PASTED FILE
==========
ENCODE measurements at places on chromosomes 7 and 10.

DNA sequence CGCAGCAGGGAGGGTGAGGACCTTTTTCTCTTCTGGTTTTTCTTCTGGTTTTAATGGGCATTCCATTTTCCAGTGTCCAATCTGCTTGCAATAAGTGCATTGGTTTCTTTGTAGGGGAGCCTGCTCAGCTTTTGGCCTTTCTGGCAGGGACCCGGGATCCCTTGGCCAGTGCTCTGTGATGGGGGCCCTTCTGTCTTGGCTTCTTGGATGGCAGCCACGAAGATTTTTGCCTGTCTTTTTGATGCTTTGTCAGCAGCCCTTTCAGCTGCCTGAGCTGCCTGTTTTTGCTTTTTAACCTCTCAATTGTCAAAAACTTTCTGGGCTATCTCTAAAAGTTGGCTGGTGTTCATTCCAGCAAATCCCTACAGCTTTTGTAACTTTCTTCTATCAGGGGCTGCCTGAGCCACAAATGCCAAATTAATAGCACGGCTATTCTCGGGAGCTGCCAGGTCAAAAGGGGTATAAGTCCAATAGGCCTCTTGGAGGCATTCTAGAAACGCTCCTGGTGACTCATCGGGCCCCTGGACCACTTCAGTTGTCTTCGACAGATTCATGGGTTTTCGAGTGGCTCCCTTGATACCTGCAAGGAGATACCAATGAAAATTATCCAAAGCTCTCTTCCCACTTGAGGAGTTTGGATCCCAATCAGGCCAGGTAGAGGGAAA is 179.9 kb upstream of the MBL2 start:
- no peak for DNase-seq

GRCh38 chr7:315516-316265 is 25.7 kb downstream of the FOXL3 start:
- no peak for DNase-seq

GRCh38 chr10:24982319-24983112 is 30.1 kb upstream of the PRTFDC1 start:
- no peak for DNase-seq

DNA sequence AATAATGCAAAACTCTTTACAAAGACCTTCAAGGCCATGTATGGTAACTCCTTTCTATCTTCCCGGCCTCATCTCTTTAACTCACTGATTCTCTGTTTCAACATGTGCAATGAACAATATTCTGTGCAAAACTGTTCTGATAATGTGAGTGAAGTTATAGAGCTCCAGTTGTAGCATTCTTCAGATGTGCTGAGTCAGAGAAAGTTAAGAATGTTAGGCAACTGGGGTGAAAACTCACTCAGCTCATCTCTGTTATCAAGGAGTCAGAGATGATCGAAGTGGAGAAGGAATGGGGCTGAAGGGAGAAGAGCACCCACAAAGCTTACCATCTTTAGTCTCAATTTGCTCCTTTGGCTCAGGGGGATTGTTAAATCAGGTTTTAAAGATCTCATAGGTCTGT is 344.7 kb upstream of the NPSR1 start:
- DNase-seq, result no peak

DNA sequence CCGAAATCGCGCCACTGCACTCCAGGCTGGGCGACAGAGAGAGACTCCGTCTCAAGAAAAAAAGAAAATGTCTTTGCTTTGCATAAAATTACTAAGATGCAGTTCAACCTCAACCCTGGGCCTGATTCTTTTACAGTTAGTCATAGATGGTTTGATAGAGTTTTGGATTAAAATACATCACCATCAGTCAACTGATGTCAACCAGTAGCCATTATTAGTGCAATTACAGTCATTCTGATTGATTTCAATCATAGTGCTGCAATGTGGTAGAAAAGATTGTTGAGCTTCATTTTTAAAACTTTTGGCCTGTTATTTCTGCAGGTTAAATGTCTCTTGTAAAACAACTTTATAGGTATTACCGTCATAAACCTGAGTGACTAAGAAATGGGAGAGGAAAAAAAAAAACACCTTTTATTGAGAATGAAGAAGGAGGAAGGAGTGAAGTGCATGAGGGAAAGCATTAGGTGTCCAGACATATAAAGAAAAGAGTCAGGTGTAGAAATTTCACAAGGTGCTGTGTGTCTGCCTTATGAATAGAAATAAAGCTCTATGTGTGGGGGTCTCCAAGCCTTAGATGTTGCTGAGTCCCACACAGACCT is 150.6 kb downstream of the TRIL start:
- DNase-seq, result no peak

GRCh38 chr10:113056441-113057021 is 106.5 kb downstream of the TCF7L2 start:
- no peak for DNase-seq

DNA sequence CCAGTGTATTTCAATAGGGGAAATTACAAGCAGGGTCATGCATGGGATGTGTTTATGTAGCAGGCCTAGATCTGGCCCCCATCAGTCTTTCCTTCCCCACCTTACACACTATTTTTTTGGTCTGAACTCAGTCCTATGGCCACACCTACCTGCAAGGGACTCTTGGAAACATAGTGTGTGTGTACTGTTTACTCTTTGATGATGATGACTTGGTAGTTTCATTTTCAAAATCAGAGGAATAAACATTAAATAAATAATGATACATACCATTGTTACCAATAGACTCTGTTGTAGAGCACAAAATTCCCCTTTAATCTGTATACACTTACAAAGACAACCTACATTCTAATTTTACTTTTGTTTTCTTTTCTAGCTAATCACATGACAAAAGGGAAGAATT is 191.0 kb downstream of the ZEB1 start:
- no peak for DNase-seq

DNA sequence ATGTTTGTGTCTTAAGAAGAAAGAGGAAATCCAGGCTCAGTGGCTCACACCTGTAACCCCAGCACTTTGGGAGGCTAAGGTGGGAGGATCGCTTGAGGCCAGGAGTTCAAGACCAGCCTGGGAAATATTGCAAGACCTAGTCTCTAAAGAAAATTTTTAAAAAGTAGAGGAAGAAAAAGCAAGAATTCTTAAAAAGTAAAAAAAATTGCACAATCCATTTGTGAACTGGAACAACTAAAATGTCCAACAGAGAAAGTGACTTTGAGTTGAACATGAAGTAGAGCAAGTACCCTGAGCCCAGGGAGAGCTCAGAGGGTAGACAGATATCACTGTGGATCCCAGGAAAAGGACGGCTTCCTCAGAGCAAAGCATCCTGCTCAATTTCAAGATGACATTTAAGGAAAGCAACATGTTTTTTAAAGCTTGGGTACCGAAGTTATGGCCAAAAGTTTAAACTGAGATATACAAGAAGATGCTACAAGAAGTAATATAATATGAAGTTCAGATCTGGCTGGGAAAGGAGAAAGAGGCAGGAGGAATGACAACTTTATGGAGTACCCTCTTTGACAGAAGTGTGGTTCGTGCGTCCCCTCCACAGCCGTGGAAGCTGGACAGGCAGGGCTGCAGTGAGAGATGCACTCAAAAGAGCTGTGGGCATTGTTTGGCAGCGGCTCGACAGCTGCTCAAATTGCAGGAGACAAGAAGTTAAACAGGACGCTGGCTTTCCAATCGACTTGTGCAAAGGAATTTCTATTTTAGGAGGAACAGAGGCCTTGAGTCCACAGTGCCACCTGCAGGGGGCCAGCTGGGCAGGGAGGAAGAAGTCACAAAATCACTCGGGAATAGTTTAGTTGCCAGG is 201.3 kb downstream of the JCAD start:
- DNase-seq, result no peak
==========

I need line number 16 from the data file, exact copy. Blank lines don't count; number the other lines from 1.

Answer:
DNA sequence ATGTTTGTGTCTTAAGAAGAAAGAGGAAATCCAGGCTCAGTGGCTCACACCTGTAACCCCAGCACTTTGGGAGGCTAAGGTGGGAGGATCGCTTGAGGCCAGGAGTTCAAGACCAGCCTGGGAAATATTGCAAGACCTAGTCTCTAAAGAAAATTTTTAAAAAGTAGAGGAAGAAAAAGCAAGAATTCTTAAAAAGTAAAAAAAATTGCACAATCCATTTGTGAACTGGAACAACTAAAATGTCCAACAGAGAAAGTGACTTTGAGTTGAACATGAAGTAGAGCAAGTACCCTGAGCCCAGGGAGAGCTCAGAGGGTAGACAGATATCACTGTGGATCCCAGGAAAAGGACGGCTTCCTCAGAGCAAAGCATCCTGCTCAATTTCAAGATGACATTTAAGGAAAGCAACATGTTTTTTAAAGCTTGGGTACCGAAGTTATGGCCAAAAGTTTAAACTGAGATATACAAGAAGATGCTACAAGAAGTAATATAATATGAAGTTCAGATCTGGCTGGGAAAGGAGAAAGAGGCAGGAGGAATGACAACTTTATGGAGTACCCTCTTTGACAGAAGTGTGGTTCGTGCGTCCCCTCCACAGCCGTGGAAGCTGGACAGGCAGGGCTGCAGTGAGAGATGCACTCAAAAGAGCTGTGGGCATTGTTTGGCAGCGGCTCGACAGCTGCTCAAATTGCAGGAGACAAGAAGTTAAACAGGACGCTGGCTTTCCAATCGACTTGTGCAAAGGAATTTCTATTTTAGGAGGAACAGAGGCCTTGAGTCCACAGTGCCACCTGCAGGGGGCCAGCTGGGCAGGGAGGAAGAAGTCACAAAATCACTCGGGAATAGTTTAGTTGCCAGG is 201.3 kb downstream of the JCAD start: